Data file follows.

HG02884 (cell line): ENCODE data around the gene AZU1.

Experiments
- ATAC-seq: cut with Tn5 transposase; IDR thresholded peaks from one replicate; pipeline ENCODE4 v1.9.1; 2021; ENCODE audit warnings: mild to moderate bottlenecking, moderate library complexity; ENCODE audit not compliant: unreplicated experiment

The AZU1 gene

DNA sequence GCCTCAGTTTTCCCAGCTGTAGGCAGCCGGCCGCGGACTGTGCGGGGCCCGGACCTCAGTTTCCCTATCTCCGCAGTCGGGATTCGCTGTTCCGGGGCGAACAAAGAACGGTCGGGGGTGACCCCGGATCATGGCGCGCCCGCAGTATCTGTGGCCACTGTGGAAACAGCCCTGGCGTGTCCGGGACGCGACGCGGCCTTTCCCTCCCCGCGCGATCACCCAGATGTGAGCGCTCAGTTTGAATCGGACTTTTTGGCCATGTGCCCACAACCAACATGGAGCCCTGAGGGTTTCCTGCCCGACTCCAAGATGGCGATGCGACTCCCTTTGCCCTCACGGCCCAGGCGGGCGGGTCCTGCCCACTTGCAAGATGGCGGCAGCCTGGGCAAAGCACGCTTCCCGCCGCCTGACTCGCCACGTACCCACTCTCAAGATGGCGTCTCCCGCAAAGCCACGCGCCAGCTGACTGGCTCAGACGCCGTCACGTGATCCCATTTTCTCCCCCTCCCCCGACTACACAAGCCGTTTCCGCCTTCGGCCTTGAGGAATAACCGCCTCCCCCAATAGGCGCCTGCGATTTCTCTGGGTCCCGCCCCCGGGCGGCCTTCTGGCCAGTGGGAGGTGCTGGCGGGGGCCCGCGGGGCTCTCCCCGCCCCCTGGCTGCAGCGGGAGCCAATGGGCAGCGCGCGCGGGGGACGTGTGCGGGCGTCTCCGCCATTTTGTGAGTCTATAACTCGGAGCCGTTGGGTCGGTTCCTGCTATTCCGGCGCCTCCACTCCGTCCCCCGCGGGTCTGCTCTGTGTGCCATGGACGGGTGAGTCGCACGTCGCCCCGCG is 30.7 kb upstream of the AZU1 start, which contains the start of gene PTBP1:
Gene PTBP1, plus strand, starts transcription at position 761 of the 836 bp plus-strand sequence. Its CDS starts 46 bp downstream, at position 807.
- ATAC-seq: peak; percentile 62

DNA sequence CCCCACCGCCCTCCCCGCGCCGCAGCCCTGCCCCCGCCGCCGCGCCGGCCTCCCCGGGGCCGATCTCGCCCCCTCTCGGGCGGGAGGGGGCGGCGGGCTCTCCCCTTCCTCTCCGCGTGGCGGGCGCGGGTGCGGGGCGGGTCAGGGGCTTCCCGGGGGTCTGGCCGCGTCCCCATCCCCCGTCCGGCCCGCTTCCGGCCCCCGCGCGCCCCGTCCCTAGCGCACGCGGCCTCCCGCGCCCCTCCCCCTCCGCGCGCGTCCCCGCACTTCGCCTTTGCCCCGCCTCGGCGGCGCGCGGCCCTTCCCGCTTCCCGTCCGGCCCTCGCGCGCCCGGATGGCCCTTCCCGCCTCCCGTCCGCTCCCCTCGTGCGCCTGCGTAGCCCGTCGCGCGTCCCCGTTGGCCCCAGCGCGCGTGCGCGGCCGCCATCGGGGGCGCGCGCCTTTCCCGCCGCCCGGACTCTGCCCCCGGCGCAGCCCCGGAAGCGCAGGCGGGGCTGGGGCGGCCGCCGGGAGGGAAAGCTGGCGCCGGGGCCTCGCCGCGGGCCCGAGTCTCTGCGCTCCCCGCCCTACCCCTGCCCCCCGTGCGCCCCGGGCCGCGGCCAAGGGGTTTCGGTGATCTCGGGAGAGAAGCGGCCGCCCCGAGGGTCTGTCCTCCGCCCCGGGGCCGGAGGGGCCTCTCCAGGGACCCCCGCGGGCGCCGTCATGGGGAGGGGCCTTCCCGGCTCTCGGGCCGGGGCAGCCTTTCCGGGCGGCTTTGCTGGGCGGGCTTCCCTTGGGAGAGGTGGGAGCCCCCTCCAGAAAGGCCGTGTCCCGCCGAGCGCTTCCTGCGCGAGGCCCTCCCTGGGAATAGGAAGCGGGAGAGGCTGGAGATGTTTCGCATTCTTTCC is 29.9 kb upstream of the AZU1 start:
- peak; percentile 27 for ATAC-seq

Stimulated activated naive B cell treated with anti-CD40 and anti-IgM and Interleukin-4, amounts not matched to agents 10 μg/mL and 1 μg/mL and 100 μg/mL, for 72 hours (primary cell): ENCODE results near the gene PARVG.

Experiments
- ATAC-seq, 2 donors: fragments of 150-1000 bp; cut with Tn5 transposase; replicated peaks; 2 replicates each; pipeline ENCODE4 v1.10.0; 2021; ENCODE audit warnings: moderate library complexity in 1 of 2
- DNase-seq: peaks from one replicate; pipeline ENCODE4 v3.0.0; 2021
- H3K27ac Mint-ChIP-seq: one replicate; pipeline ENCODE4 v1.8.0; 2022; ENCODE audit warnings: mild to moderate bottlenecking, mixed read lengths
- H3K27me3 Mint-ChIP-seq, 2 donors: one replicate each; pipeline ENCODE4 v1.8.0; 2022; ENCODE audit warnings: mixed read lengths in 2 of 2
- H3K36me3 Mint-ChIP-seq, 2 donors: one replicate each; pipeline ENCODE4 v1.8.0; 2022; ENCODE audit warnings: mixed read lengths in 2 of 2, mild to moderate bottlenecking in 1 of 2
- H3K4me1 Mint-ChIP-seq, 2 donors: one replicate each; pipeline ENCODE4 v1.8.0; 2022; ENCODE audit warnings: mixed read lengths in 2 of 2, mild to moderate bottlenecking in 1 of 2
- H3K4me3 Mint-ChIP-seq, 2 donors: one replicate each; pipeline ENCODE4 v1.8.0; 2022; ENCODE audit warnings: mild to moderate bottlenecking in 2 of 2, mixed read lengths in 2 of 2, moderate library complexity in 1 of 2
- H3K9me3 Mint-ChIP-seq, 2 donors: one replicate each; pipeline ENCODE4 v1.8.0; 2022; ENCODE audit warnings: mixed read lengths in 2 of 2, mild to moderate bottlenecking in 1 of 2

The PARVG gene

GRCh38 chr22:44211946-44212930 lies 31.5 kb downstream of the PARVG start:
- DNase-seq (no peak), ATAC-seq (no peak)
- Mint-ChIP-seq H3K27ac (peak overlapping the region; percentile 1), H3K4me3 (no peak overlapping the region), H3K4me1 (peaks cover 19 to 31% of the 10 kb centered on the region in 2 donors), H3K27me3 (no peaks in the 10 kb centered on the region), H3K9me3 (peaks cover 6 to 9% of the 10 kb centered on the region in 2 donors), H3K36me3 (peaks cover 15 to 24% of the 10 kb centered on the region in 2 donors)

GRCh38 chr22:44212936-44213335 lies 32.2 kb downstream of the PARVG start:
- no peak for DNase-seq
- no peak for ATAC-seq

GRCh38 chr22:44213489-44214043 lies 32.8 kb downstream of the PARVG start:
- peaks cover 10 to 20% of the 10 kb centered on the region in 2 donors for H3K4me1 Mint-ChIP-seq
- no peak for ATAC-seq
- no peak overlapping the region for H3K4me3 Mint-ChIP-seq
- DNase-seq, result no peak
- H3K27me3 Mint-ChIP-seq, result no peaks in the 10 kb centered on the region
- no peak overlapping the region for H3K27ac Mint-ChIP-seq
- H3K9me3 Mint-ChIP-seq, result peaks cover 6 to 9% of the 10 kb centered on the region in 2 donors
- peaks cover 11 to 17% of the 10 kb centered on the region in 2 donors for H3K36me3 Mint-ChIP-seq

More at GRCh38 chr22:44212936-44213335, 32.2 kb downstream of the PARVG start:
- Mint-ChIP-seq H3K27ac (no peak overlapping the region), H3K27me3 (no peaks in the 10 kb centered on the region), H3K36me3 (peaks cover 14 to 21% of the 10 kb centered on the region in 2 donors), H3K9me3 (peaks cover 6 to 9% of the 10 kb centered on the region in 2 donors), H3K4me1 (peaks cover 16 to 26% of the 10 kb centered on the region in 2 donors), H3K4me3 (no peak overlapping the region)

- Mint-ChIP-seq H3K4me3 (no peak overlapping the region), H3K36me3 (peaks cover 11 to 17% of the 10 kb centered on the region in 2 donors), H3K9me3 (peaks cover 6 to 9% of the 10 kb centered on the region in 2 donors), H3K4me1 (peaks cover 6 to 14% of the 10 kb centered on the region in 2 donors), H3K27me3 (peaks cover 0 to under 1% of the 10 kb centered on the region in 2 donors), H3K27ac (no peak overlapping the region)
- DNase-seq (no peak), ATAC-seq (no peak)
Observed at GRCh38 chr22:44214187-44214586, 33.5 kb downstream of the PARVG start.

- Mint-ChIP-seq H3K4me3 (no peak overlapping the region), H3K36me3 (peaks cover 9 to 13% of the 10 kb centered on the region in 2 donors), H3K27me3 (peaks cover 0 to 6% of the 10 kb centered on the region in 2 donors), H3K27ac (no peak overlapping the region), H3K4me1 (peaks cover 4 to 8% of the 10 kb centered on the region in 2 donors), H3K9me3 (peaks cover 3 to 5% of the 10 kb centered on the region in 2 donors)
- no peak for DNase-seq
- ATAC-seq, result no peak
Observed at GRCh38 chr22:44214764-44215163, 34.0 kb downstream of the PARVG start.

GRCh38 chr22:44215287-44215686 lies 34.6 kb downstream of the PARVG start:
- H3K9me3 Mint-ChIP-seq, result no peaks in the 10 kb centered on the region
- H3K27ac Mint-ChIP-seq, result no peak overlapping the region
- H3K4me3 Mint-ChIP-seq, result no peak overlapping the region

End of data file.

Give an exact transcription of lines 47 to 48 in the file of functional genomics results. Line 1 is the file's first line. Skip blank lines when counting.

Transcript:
- H3K27ac Mint-ChIP-seq, result no peak overlapping the region
- H3K4me3 Mint-ChIP-seq, result no peak overlapping the region